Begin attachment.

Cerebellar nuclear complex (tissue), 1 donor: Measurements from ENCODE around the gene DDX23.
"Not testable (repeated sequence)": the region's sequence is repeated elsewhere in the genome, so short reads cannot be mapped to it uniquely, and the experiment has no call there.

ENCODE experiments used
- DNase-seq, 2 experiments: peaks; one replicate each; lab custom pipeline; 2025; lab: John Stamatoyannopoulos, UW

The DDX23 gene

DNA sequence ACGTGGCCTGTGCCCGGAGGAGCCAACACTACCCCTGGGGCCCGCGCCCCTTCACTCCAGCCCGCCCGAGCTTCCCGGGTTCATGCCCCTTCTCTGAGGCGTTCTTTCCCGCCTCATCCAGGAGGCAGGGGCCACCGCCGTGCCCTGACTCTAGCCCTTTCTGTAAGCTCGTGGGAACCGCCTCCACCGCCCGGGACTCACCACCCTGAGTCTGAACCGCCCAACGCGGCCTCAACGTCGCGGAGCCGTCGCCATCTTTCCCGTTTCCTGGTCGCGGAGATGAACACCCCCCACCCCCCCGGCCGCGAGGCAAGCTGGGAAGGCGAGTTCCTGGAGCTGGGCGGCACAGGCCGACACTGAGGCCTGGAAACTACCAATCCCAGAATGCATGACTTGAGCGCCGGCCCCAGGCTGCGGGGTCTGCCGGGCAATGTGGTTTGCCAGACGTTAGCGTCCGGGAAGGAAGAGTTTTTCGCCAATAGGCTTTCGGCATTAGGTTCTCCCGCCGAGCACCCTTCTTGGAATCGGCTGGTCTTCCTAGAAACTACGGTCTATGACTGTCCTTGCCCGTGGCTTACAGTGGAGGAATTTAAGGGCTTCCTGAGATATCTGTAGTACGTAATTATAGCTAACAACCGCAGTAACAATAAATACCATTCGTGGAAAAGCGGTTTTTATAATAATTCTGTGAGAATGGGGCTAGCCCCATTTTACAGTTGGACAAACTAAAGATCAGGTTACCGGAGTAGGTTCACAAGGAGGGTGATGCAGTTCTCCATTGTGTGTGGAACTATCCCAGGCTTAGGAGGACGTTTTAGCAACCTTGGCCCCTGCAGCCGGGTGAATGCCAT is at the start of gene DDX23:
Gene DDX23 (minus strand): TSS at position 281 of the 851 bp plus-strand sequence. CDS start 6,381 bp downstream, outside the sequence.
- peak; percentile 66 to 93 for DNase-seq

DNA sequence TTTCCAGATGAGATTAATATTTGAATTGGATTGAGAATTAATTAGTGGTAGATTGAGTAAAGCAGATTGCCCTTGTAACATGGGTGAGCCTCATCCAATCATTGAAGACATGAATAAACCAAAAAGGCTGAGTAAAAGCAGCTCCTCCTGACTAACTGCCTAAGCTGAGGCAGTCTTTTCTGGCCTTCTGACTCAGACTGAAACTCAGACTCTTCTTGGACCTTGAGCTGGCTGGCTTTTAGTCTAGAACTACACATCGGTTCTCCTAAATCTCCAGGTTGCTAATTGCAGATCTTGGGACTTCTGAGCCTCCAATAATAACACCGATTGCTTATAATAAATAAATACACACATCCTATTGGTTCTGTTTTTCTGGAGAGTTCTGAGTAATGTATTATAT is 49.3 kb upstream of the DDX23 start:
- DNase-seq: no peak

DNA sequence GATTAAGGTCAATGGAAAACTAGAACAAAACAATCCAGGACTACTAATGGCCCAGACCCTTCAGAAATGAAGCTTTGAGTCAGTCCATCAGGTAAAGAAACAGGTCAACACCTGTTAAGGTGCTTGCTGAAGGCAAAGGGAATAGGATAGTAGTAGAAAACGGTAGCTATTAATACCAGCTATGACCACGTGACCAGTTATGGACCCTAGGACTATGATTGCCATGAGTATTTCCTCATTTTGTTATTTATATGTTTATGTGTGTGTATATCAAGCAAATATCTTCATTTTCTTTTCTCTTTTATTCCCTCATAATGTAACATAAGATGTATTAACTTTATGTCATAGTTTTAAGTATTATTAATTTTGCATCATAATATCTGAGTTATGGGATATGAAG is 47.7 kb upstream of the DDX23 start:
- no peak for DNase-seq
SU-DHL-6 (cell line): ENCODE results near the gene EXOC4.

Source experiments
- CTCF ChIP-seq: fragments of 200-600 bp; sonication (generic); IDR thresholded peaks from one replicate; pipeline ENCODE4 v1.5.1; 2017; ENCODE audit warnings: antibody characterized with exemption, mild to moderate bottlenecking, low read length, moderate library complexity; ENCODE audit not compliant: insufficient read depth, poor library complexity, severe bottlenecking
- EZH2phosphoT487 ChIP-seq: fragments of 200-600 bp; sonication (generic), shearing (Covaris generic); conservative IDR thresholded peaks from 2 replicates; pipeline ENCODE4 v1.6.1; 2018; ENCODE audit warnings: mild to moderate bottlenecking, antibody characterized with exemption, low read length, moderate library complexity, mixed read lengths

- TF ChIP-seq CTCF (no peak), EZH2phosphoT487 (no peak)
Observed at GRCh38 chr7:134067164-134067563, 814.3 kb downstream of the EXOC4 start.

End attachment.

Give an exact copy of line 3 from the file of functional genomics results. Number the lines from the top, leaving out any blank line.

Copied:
ENCODE experiments used